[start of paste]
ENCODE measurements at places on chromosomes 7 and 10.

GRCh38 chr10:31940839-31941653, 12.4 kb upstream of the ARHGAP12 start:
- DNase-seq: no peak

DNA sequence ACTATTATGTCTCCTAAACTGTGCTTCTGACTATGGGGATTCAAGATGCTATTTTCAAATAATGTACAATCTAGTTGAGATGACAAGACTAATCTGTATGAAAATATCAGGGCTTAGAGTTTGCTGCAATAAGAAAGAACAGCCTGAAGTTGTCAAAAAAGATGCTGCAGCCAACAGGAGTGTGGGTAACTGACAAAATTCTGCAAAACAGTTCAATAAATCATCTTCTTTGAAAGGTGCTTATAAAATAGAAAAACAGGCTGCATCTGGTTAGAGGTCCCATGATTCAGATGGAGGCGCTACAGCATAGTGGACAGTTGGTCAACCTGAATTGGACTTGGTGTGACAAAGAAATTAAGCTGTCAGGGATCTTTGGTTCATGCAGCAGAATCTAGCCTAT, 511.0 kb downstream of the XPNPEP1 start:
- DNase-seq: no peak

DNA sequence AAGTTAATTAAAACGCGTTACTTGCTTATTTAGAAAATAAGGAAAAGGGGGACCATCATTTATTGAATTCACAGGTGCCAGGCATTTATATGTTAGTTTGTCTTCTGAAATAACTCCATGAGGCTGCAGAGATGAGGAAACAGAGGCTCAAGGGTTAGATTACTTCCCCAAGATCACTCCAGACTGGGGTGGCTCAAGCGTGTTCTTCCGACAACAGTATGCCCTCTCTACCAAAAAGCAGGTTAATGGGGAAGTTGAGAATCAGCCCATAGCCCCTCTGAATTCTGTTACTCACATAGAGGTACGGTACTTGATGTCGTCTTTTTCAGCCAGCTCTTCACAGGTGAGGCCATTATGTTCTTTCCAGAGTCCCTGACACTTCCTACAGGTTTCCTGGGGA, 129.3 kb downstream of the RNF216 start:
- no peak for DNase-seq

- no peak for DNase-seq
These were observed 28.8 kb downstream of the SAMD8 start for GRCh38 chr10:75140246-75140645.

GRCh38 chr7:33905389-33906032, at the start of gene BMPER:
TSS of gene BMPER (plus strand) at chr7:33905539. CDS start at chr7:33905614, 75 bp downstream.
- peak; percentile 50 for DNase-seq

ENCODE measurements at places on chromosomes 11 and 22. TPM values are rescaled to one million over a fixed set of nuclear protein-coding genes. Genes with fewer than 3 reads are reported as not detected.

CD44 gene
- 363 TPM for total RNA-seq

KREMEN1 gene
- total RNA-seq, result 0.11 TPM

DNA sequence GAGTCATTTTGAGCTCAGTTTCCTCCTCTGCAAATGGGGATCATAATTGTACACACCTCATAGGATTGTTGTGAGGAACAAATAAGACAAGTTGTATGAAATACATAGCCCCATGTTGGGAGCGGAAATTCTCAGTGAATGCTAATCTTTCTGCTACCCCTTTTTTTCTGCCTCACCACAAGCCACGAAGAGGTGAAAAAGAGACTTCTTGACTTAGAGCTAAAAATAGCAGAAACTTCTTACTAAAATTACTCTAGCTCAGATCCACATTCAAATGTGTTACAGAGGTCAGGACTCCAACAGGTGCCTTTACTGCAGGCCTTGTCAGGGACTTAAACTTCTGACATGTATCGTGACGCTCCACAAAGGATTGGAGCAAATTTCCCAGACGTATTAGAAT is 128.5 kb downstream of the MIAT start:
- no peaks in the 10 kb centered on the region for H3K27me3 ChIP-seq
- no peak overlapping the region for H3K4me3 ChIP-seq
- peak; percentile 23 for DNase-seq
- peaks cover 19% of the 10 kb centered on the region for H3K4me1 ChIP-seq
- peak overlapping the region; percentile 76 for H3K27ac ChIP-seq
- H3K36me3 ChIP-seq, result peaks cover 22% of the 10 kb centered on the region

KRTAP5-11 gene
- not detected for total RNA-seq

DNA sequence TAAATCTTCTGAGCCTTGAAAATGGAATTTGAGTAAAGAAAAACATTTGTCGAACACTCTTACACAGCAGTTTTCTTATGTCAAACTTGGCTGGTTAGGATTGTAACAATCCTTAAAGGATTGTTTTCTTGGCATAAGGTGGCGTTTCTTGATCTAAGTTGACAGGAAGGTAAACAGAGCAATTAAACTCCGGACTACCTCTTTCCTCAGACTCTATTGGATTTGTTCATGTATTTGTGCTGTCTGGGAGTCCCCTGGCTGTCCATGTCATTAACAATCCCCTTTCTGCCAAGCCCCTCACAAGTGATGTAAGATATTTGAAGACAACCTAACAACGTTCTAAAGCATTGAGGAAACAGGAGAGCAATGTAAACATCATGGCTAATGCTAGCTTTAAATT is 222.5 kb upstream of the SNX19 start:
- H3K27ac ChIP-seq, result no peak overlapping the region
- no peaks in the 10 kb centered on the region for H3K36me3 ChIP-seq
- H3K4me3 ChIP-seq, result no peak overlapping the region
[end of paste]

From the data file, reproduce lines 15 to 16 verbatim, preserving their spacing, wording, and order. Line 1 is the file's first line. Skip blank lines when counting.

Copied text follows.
- 363 TPM for total RNA-seq

KREMEN1 gene